Arunaraje with Actor Naseeruddin Shah at the release of the book (Photo: Santosh Mehta)

After making bold films with a strongly feminist theme, Aruna Raje has penned her own life story, full of rich material that could inspire a film

Aruna Raje Patil started her career as one of the first woman technicians in the Hindi film industryand went on to become a famous film-maker. She started out making advertising films for Nerolac Paints and Tata companies and went on to win many awards for her feature films, the highest being the Padma Shri from the President of India. Her critically acclaimed feature films include Shaque, Rihaee, Gehrayee, Situm and Bhairavi, all of which have strongwoman-centric themes.

Her autobiography “Freedom: My Story” took her six months to write. Having scripted so many films, she says it was not difficult, at 70 years of age, to write her own real-life incidents and experiences in the form of a book. It is an interesting life, for she has been a writer, director and technician and gone through hardship and challenging situations around her marriage and divorce. She lost her daughter to cancer. She has been a trainer and healer.

Raje writes frankly about the “turning point in her life: ”We fell in love and got married, had two beautiful children, a daughter and a son. I could not ask more from God. Life was wonderful till that time. But after my daughter died due to bone cancer, the next morning myhusband asked for a divorce.” He had fallen in love with her own friend. “I wanted to end my life but my friends came and helped me,” she recalled at the Delhi launch.

“I called my ex-husband and girlfriend, told them I don’t want to blame you for what happened to me but I am in charge of my own life and want my freedom.”

She was daring by the standards of those days both in real and reel life. When she was going to Kamathipura, Mumbai’s red light area, to do research for her film, she was advised not to go alone, but went nevertheless. In one of her films, she showed a woman flushing a toilet, an issue which incurred the wrath of Parliament. She recalls one incident when her actors were not coming on time during her film shoots. Finally, she told them to pack and decided to put off the shoot. The next day, they all came in time.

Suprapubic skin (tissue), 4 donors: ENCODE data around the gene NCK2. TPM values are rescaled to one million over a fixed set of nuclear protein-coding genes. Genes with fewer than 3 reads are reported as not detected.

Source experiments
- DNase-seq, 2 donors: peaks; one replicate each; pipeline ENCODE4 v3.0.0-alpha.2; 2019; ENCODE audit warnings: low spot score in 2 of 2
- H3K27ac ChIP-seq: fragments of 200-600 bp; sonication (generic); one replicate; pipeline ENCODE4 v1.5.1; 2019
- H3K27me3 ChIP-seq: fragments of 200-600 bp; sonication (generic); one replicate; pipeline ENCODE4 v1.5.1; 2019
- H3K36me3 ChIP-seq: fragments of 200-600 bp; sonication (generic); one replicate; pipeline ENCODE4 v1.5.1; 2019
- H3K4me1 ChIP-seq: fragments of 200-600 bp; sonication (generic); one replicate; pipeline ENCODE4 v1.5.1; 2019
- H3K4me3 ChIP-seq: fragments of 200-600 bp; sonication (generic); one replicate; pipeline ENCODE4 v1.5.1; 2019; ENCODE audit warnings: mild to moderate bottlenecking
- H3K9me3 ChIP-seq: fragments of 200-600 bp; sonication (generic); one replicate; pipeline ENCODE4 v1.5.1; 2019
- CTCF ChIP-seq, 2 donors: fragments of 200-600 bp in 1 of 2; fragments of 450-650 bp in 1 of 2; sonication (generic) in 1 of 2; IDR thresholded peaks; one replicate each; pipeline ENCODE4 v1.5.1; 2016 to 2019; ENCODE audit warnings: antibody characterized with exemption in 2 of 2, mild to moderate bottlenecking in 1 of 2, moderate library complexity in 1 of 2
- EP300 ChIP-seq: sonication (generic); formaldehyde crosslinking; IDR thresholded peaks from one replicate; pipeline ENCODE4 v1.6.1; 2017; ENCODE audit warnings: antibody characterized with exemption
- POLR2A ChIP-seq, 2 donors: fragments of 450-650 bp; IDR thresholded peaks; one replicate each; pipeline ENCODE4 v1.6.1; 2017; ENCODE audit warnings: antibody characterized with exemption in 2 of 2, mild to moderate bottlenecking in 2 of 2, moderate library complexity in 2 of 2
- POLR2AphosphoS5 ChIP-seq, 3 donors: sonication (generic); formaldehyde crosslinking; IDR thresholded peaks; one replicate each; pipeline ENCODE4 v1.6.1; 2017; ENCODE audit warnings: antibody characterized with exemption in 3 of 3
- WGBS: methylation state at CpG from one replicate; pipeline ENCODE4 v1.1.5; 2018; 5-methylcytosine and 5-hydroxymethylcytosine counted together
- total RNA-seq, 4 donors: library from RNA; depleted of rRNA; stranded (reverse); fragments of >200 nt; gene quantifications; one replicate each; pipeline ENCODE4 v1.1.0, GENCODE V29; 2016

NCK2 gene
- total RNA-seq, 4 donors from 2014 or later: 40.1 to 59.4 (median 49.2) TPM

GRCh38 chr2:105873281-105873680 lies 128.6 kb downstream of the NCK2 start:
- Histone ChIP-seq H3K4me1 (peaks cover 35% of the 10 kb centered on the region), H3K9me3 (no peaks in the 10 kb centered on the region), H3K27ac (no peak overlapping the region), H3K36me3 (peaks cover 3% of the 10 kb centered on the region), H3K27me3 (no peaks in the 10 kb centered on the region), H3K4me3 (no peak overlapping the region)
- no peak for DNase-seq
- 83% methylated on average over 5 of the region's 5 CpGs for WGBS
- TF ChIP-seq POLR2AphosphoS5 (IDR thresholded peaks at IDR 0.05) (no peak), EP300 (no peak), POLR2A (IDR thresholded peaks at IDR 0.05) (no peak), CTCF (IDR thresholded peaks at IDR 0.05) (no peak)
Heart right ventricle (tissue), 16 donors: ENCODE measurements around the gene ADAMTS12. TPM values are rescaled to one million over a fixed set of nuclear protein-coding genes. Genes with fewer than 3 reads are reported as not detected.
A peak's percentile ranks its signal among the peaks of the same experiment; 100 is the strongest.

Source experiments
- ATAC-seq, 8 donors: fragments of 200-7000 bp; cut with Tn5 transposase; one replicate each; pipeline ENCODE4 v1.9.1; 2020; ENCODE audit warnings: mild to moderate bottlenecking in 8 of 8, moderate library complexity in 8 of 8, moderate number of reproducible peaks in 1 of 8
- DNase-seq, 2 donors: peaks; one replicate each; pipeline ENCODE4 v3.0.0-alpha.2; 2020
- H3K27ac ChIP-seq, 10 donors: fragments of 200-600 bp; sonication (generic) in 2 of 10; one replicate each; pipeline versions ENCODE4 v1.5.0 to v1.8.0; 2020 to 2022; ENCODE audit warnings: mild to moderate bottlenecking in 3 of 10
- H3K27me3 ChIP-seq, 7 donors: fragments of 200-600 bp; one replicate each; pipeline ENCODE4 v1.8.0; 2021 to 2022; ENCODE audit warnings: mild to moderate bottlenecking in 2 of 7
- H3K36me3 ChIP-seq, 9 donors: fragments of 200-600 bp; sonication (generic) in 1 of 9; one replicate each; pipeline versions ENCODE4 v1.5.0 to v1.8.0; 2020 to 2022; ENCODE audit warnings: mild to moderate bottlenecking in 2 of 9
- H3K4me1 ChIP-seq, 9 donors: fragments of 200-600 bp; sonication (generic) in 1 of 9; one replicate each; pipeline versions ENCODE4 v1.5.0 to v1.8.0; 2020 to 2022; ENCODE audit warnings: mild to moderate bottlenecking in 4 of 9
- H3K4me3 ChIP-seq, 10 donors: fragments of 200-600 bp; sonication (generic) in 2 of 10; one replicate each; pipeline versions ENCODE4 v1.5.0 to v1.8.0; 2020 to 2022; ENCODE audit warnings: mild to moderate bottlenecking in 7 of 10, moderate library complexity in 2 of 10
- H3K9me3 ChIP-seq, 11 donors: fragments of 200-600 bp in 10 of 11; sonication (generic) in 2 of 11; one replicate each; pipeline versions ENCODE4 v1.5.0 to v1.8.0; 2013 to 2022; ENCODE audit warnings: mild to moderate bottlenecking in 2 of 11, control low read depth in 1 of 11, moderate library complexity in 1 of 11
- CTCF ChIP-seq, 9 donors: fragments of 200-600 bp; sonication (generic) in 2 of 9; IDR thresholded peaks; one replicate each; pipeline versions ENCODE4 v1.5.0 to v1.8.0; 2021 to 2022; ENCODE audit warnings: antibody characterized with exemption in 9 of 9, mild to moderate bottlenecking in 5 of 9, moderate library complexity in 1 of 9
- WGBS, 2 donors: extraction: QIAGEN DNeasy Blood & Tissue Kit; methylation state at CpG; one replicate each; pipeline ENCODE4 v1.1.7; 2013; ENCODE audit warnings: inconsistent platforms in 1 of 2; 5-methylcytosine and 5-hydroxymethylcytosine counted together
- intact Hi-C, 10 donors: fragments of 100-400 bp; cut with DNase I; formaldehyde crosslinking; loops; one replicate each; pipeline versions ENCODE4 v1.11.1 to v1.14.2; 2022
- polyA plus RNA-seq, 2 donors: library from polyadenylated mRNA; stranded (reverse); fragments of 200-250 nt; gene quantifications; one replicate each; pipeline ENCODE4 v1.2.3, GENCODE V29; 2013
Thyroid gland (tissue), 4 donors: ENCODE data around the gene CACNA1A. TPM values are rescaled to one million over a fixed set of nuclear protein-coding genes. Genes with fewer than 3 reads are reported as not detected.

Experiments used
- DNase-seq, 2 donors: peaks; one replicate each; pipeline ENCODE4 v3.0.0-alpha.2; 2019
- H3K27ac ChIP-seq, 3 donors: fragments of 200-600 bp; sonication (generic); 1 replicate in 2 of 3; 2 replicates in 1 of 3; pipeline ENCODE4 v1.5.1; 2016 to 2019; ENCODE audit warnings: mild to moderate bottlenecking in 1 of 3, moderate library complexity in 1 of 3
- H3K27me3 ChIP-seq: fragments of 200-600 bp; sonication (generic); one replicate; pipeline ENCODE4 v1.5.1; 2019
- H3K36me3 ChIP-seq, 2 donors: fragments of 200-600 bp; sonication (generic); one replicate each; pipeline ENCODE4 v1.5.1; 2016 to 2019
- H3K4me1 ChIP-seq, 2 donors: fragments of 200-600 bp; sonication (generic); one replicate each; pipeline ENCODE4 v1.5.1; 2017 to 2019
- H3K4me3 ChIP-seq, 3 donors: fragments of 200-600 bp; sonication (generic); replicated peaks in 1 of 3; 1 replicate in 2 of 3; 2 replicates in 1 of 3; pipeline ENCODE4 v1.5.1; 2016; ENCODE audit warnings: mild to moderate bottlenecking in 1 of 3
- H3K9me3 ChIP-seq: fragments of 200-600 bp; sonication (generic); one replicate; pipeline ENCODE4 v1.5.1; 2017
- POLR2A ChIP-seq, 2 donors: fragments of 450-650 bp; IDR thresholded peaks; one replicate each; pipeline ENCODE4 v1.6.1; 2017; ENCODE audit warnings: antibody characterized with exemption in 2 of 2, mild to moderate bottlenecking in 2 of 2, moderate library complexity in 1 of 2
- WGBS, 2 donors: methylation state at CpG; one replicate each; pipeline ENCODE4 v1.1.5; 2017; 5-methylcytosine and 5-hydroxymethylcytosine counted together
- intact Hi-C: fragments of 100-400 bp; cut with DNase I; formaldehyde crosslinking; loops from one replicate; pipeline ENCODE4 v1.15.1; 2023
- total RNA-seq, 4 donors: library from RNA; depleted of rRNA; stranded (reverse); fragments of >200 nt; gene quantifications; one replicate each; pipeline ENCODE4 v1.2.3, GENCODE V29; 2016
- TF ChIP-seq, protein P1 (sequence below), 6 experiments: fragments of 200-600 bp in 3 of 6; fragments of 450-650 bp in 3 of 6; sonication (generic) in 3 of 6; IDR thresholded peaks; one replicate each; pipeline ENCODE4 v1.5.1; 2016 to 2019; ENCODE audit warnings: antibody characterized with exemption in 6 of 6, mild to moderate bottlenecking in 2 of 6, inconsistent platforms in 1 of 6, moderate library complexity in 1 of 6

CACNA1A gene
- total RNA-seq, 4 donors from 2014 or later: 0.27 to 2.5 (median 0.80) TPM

There were highs and lows. During the shooting of “Rehai,” Raje had no money and was struggling alone and unknown. A friend gave her Rs 30,000.Afterwards, she got a loan from National Film Development Corporation (NFDC) for Rs 10 lakh and got big film stars for her movie. She hopes that readers will find inspiration in such incidents.

With Rihaee (1988), her fourth film, she rediscovered herself and her own creative expression. She was surprised when
both Hema Malini and Vinod Khanna agreed to sign the film. That movie set her on a journey that continues to this day. It is the chronicle of a radical thinker and film-maker in a male-dominated world, her struggles and inspiration. No wonder, the autobiography is the story of one immensely inspiring life.

She writes that there was a time when she used to be very simple and did not understand man-woman relationships. In the Pune Film Institute (FTII) she met Vikas Desai while doing a film course, “We both had the same interest in film-making. For me, film was a powerful medium to express himself,” she says, recalling that for years the couple was on the same wavelength.

Her two favourite films directors are late Guru Dutt and Bimal Roy, both extra-ordinary storytellers. They knew the pulse of the audience. Their films and music along with melodious songs were rich and enjoyed by millions of their fans. Film-making was a passion for them.

Raje was always a voracious reader. When she was at FTII learning film direction and screenplay writing, there was one other girl there at the time, Jaya Bhaduri, who was learning acting, and whom she remembers as “naughty”. She remembers boys wanting to sit next to her in class, joining her when she was cycling and insisting girls show them stills in the dark room. But she did not let anyone take advantage, and her future husband was just a good friend.

Another famous fellow student was Shatrughan Sinha, who was in final year. He used to perform in the FTII canteen, using dialogues from Devdas, especially “Kaun kambhakhat peeta hai…” with a glass of cutting chai. They enjoyed film appreciation classes by Saish Bahadur, he passed on to them his passionate love for Satyajit Ray and Ritwick Ghatak. Mrinal Sen and Subroto Mitra also inspired the students.

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